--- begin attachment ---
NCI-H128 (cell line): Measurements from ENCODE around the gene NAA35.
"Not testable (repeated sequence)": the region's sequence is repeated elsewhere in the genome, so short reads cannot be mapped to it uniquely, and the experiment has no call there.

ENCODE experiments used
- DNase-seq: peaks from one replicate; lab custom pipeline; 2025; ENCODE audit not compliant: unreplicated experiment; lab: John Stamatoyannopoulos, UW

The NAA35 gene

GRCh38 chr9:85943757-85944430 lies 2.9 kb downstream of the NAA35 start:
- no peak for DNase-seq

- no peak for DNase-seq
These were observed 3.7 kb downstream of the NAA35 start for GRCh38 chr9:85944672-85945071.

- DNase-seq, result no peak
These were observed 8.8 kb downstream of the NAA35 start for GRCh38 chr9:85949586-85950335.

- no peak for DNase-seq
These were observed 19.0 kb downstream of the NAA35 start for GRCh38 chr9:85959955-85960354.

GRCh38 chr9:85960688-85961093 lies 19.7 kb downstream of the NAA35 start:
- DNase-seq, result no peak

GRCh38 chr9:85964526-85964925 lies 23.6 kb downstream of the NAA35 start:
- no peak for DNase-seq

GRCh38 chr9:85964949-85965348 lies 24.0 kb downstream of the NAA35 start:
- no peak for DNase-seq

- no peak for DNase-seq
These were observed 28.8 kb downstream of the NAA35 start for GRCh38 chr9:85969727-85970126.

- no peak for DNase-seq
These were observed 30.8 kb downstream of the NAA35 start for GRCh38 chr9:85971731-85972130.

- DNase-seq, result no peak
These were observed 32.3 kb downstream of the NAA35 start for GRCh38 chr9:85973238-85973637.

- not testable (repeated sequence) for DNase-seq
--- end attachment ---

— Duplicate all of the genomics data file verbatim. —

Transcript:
NCI-H128 (cell line): Measurements from ENCODE around the gene NAA35.
"Not testable (repeated sequence)": the region's sequence is repeated elsewhere in the genome, so short reads cannot be mapped to it uniquely, and the experiment has no call there.

ENCODE experiments used
- DNase-seq: peaks from one replicate; lab custom pipeline; 2025; ENCODE audit not compliant: unreplicated experiment; lab: John Stamatoyannopoulos, UW

The NAA35 gene

GRCh38 chr9:85943757-85944430 lies 2.9 kb downstream of the NAA35 start:
- no peak for DNase-seq

- no peak for DNase-seq
These were observed 3.7 kb downstream of the NAA35 start for GRCh38 chr9:85944672-85945071.

- DNase-seq, result no peak
These were observed 8.8 kb downstream of the NAA35 start for GRCh38 chr9:85949586-85950335.

- no peak for DNase-seq
These were observed 19.0 kb downstream of the NAA35 start for GRCh38 chr9:85959955-85960354.

GRCh38 chr9:85960688-85961093 lies 19.7 kb downstream of the NAA35 start:
- DNase-seq, result no peak

GRCh38 chr9:85964526-85964925 lies 23.6 kb downstream of the NAA35 start:
- no peak for DNase-seq

GRCh38 chr9:85964949-85965348 lies 24.0 kb downstream of the NAA35 start:
- no peak for DNase-seq

- no peak for DNase-seq
These were observed 28.8 kb downstream of the NAA35 start for GRCh38 chr9:85969727-85970126.

- no peak for DNase-seq
These were observed 30.8 kb downstream of the NAA35 start for GRCh38 chr9:85971731-85972130.

- DNase-seq, result no peak
These were observed 32.3 kb downstream of the NAA35 start for GRCh38 chr9:85973238-85973637.

- not testable (repeated sequence) for DNase-seq